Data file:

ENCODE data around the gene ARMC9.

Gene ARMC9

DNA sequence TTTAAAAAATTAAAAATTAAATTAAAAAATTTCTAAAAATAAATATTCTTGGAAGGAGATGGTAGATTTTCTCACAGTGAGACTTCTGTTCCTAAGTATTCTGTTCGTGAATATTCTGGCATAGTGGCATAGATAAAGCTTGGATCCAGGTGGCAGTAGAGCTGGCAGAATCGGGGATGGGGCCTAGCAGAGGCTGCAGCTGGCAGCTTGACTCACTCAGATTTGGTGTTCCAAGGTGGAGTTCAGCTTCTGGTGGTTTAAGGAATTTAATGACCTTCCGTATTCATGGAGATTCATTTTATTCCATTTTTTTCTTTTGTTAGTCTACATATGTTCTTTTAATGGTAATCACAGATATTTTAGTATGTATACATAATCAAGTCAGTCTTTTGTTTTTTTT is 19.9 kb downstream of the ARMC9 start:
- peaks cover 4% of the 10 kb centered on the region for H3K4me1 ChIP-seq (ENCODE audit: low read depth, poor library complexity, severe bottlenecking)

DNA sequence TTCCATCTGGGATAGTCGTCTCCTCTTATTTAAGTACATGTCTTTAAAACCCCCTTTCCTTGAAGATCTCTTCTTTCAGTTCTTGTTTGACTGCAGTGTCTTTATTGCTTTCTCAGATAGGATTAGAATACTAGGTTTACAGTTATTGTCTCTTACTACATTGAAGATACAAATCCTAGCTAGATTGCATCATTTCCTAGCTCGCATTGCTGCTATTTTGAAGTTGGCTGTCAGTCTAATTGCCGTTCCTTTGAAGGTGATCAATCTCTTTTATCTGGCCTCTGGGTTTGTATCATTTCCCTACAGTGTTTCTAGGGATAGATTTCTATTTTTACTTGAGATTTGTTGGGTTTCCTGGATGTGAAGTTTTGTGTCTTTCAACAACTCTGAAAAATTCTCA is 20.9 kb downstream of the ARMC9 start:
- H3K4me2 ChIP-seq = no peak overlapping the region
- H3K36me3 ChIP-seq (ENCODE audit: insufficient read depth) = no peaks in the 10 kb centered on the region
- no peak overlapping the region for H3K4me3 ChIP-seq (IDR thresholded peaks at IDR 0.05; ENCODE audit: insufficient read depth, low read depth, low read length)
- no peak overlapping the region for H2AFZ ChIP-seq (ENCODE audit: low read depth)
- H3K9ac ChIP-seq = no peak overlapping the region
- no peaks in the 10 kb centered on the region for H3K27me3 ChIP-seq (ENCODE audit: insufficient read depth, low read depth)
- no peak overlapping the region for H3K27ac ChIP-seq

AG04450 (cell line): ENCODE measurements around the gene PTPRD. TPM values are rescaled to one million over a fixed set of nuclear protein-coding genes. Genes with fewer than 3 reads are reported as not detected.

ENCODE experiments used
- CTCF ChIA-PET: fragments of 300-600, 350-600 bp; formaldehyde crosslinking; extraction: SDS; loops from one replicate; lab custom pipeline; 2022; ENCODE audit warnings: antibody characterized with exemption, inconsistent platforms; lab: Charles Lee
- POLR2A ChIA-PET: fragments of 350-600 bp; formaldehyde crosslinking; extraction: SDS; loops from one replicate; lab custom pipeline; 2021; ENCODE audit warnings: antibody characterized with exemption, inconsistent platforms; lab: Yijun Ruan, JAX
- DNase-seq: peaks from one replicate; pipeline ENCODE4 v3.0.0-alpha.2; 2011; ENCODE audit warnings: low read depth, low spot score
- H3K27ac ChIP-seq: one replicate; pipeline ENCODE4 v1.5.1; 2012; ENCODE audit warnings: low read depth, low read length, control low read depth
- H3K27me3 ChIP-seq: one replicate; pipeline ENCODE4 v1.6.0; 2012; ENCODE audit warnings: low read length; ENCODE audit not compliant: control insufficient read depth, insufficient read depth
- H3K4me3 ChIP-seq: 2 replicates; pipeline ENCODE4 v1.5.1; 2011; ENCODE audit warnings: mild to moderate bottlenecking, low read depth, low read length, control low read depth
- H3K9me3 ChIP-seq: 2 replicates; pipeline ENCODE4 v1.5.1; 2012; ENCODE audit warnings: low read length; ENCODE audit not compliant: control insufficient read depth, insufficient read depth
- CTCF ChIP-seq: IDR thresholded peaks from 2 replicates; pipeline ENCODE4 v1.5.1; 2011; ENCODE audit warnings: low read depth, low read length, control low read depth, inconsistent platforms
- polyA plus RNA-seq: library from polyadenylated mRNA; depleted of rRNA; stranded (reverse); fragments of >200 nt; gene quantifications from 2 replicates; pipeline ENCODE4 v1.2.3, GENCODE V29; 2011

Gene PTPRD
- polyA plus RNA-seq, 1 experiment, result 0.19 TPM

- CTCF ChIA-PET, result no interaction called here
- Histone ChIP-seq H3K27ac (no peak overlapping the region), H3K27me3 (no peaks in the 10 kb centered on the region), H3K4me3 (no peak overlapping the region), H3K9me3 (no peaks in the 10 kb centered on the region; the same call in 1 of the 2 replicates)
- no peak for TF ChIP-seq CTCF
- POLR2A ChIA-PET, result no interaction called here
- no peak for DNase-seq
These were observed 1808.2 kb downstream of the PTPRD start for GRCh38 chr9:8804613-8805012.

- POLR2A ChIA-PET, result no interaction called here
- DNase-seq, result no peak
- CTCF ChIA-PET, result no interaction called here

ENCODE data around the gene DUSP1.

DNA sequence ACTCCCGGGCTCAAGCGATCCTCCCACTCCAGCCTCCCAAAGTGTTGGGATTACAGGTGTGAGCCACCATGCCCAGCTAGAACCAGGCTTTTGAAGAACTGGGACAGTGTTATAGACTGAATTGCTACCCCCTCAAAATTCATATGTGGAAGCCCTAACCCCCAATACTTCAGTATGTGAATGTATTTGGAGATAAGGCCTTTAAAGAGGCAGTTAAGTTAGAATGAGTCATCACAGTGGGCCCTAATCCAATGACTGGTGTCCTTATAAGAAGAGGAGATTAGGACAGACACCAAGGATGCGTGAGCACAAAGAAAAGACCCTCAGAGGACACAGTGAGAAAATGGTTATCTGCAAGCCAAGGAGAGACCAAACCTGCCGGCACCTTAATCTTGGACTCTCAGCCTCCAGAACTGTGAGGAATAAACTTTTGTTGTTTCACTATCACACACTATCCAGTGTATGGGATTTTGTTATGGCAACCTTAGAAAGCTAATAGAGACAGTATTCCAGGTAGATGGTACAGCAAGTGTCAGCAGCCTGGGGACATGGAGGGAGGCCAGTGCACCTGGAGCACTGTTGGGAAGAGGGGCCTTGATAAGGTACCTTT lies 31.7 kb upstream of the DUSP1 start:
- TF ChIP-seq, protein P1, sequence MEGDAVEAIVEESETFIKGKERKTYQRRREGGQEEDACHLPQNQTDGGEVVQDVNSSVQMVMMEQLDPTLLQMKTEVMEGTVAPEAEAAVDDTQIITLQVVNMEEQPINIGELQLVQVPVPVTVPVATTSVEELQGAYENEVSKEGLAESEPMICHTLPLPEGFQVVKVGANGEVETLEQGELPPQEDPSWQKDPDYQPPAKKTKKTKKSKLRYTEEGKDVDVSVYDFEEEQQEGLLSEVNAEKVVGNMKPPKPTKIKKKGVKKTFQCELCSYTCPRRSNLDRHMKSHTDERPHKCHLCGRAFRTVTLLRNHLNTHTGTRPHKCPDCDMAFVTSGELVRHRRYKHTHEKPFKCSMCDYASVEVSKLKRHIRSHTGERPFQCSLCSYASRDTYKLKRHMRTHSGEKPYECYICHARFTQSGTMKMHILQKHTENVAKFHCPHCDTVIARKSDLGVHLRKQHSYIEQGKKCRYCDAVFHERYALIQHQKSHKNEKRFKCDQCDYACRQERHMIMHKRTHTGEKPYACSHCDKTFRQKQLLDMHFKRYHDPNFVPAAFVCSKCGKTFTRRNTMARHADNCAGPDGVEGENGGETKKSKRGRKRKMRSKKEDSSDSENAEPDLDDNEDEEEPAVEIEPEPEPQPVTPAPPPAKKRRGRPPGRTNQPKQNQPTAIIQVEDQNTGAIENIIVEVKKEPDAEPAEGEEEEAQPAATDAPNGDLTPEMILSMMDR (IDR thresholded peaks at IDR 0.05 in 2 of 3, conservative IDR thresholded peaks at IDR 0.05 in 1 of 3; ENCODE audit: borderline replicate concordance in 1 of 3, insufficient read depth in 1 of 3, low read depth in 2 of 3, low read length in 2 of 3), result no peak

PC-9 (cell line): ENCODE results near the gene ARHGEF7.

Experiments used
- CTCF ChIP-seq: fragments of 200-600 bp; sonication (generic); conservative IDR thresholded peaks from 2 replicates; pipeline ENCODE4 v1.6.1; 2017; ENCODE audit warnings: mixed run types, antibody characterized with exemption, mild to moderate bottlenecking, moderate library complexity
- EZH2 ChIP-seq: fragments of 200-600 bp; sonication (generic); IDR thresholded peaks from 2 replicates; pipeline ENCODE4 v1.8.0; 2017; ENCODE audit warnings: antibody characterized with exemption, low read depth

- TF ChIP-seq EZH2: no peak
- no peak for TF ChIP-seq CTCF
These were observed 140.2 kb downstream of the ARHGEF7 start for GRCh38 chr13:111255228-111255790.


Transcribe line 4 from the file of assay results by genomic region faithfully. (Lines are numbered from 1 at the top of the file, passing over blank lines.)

- peaks cover 4% of the 10 kb centered on the region for H3K4me1 ChIP-seq (ENCODE audit: low read depth, poor library complexity, severe bottlenecking)